Article by Ashlyn Ollenberger, Queens Grant High School
Queen’s Grant High School Youth Commissions International Club volunteered at Special Olympics this past January, just one of many instances where they impacted the community.
Queen’s Grant YCI Club, was founded in 2011 by freshman Brandon Moore. The Christian youth group has grown ever since and has become extremely popular with more than 40 students attending regularly. The club meets every Wednesday at 7:15 to have breakfast, play games, and hear from student or guest speakers.
All club meetings are student-led and adult supported. Student leaders organize, plan, and execute club meetings and activities. Administrators, teachers, and local pastors support the students and help provide an organizational framework for the club.
Sheri Braswell became a sponsor for QGHS YCI Club in 2014 when she started working for the school. “This was our fourth year volunteering for the Special Olympics. The first year our students volunteered was in 2014 and the YCI Club students did such an amazing job they asked us to come back,” says Braswell.
“I love seeing the Special Olympics athletes that are so excited to be there! I love to encourage them and how they respond like they have known you forever,” she says. “I love to encourage each one and tell them how great they are and how excited we are to be there with them!”
Braswell goes on to talk about how easy it is to volunteer with such kind-hearted kids. “To be able to share in their joy in getting medals and recognition of doing their best is an experience I will not forget!”
Olivia Ramos, a junior at Queens Grant High School and YCI student leader, says, “It’s just fascinating to see all these people devoted to helping these kids!” When asked what she enjoys most about going to Special Olympics she says, “Getting to see all the smiles on the kids’ faces!”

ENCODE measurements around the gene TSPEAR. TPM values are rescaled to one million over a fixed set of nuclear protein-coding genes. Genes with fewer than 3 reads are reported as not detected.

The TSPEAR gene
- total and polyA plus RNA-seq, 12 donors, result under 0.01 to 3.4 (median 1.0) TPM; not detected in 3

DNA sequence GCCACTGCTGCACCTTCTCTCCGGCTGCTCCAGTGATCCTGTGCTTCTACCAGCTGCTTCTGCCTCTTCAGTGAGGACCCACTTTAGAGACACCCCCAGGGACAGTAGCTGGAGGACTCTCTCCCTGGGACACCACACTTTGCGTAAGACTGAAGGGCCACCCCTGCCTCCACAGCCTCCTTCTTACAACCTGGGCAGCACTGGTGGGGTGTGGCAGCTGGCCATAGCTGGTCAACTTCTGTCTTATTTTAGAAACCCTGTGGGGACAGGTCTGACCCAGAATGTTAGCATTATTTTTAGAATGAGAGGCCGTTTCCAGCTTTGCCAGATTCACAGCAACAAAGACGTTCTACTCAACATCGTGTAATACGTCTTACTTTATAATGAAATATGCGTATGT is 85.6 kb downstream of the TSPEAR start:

Ramos goes on to talk about how great it is to volunteer in a community that doesn’t get reached out to often. Ramos also shared how Special Olympics has impacted her life by seeing different perspectives of people and understanding how different people live their lives.
Queen’s Grant YCI Club volunteers for several different organizations. This past December, YCI packed shoeboxes for Operation Christmas Child. They have also visited an Independent Living Community and tutored at an afterschool program for refugee students. As a school club, YCI has also volunteered around campus by participating in beautification days, where they plant trees and flowers around the school. They also help clean teachers’ classrooms and serve breakfast for their teachers and staff each year.
“YCI Club tries to make a difference at our school by our YCI students setting an example of showing that they are different by having a Christ-like manner,” says Braswell. The YCI Club at Queen’s Grant continues to impact their community, planning more volunteering opportunities for their students to spread the love of God to others.